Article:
Everything Breaks

My surroundings seem to be in a physically flawed state. I’m feeling fine, so I don’t want to make the complaint more general, but you’ve heard the toilet story and that yesterday I enjoyed the first full day of an automatic flush toilet in 1.5 weeks.

Then, last night around 9 PM, when I came home from the office, I noticed that the fan from the air conditioner was permanently on, even though it was in the “auto” setting. I wasn’t exactly sure if any really cool air was coming out, but the moving air was definitely better than the 86 degrees Fahrenheit inside. Poor Diana.

At around midnight, finally, the air conditioner died completely. Definitely no cold air, and also no fan anymore. That reminded me of Diana’s suggestion to buy a few mobile fans, just in case we need them. We should do that. I’m pretty sure in this apartment complex, more things than just ACs and toilets are going to “crap out”. Pardon the pun. I wish I had a ceiling fan in my bedroom. I wonder if I can install it by myself.

Doing things by myself is a big pattern here: I try to fix everything myself, or at least know what is broken and what needs to be done before I call maintenance. The first time the AC died in the summer of 2004, when I had just moved in, two of the handymen here “fixed” it, but on the same day, the AC completely died, and I had to endure the weekend without AC. I always used to complain that the girl I was seeing at the time had her thermostat set too low; that weekend, I begged her to let me stay.

During both the summer of 2005 and 2006, the AC was dripping water from the unit above my bathroom onto the floor. Because the AC worked and it wasn’t too inconvenient, I preferred to put a bucket underneath to asking the repair guys to work their magic. In 2006 I decided to take a look above the cover plate. I have no idea how ACs work (besides some fuzzy thermodynamic concepts and van der Waals equation), but I noticed that what seemed to be a “reservoir” was overflowing. It was supposed to go through a PVC pipe and come out on top of my bathtub. That explained one mystery: I had always wondered what that outlet was, what would cause it to drip, and why they didn’t bypass the bathtub and connect it directly to the waste water line. Maybe they were trying to be environmentally friendly and wanted to fill the toilet with it, but did it wrong. Who knows with these guys?

Anyway, that reservoir was overflowing, but the pipe was leaky, so instead of going through the pipe, it dripped out over the reservoir and into my bathroom. When duct tape didn’t work to fix the leak, I finally called maintenance but told the man exactly what he needed to do.

Tonight the AC broke again, but in a strange way. It seemed like a bad contact, so I disassembled the control panel. I knew how the magnet and the bimetal coil work, but I had never looked at the circuit board below. Because I have left my multimeter back in Germany, I couldn’t really do much much more to find out what was going wrong than read and understand the circuit diagram and then “hot-wire” the AC by directly connecting wires. It turned out the problem was unlikely to be in the control panel.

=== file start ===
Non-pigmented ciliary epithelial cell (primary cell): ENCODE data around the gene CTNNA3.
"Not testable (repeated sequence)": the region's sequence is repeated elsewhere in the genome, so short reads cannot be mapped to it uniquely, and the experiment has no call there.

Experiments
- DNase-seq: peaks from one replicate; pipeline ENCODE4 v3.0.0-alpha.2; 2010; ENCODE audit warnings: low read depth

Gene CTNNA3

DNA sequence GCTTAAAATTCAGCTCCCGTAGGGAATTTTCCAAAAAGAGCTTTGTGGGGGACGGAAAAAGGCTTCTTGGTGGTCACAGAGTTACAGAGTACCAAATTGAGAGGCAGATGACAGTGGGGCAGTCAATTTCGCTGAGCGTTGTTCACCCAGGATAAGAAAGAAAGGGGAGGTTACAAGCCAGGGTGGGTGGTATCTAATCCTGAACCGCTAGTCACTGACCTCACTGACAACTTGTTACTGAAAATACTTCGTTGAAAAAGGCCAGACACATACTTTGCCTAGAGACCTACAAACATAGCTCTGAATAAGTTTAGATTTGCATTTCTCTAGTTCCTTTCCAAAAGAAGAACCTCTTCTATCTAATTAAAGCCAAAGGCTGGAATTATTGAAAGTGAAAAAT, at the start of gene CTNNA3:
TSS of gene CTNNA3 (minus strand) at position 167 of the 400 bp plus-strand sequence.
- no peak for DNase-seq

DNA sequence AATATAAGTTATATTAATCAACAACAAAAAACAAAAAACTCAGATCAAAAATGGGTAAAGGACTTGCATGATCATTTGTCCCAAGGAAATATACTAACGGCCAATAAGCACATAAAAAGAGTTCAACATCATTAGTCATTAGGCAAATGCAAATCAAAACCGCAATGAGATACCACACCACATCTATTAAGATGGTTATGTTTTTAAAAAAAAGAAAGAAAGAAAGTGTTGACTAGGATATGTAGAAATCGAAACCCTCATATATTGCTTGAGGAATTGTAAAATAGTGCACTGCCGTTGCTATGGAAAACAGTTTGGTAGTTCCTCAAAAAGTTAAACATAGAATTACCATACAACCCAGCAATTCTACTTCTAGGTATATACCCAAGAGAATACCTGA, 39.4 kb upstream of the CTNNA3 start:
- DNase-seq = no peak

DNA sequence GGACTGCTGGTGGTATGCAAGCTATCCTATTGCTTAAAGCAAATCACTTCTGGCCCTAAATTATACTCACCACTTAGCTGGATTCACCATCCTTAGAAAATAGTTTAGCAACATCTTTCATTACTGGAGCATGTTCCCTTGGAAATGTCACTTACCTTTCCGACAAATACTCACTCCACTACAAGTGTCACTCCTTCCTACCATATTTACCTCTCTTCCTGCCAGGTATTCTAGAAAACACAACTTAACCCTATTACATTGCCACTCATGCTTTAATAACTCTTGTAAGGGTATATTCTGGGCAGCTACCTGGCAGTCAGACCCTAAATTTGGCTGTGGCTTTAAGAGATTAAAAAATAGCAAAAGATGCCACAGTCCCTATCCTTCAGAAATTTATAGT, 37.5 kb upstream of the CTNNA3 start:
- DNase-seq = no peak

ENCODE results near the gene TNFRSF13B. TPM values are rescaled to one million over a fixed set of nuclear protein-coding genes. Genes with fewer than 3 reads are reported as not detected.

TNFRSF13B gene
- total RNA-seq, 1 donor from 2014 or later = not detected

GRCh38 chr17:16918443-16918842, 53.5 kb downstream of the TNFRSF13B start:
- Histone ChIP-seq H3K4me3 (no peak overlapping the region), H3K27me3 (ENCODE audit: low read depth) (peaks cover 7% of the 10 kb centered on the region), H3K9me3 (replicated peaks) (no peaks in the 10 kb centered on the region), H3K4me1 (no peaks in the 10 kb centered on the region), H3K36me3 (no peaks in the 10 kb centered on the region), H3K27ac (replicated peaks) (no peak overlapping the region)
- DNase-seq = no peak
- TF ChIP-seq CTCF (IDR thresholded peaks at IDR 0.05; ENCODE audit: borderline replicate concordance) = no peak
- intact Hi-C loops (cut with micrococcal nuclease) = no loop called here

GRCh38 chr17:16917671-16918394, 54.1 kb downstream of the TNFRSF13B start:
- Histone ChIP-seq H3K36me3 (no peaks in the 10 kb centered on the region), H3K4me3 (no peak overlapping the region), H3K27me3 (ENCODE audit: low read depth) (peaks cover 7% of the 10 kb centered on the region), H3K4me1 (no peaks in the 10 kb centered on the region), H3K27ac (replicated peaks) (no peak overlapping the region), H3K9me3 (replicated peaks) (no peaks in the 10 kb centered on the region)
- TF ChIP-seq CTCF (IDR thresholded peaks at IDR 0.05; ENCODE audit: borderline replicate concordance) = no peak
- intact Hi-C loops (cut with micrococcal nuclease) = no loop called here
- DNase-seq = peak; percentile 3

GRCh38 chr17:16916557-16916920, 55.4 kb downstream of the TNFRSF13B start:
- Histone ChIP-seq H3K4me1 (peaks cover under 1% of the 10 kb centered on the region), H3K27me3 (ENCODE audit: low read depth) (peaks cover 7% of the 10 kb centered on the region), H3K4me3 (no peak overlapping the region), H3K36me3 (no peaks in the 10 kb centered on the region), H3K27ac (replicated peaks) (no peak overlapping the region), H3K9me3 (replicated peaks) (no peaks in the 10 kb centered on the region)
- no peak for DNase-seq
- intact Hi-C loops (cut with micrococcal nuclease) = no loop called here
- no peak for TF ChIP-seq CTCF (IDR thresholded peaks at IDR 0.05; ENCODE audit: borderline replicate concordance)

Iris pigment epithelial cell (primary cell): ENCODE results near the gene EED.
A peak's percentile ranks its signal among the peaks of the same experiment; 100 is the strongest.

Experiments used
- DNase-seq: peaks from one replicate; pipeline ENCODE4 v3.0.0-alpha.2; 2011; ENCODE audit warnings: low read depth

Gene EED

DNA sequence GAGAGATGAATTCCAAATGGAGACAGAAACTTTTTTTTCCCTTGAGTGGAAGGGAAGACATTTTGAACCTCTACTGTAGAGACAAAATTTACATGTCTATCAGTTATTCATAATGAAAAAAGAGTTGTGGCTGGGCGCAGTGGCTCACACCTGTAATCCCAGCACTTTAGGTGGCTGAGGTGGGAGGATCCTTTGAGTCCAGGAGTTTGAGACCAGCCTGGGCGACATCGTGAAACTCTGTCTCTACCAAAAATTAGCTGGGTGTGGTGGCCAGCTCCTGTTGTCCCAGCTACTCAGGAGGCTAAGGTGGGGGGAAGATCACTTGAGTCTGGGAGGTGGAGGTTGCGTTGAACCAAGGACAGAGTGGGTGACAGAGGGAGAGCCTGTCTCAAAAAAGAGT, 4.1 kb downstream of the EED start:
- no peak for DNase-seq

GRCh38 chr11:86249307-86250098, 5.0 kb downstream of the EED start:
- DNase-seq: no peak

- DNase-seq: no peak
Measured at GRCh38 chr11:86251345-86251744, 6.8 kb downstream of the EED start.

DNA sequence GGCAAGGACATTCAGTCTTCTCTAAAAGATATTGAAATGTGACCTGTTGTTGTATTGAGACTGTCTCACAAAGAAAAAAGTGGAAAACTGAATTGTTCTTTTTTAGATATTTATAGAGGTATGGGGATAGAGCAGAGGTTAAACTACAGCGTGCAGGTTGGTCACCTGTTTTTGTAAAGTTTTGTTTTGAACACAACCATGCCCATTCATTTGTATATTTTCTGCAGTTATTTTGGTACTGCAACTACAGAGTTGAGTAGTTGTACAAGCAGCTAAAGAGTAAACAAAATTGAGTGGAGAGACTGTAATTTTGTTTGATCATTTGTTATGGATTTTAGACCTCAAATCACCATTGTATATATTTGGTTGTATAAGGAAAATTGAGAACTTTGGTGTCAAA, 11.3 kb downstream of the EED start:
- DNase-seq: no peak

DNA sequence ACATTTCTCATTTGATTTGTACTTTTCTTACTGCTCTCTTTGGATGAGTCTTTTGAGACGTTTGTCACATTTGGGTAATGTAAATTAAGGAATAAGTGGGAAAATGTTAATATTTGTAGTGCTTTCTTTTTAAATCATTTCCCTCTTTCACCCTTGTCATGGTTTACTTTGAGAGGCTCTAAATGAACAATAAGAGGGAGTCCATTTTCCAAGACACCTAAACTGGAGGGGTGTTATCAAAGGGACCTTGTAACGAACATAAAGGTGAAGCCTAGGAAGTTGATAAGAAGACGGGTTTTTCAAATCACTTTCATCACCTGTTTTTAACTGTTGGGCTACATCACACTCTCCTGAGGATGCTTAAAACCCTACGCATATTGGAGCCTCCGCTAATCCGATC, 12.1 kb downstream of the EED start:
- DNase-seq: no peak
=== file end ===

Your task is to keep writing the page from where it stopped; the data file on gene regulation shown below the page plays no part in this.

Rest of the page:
I was about to give up, but decided to give the AC unit above the bathroom another look: I was shocked by the shabby job (must have been done in my absence or by the guy that fixed the leak): Wires were simply twisted together and right below where the water used to be dripping. I examined the wires, and found that the furnace wires had corroded and didn’t make good contact. I stropped some wire, twisted them together and insulated them much better against water. I believe all is well know.

Other things break too, because I do things too well but then forget: I had set up my nice crontab to automatically update the RiceMBS and the Concutest news if necessary. Then, just to be safe, I made a backup of the crontab listing and restored the listing whenever I booted. Later I beautified the scripts but forgot to update the backup, which got restored and therefore uglified.

Here’s my crontab right now (ignore the line breaks)

00 00,09,14,21 * * *

05 00,09,14,21 * * *

The two scripts update-ricembs and update-concutest-news are set up to output simply to stderr and return a non-zero value if they fail. echo-if-failed executes the script specified as 2nd argument, and if all goes well, then it just logs the output to the log file given by the 1st argument. If the script fails, however, then the output is also visible to stderr, and that means that cron will send an email notification. That way I immediately find out if one of my cron tasks has failed, but I don’t get useless emails that merely state everything went as expected.

Anyway, time to do other things.


About Mathias

Software development engineer. Principal developer of DrJava. Recent Ph.D. graduate from the Department of Computer Science at Rice University.
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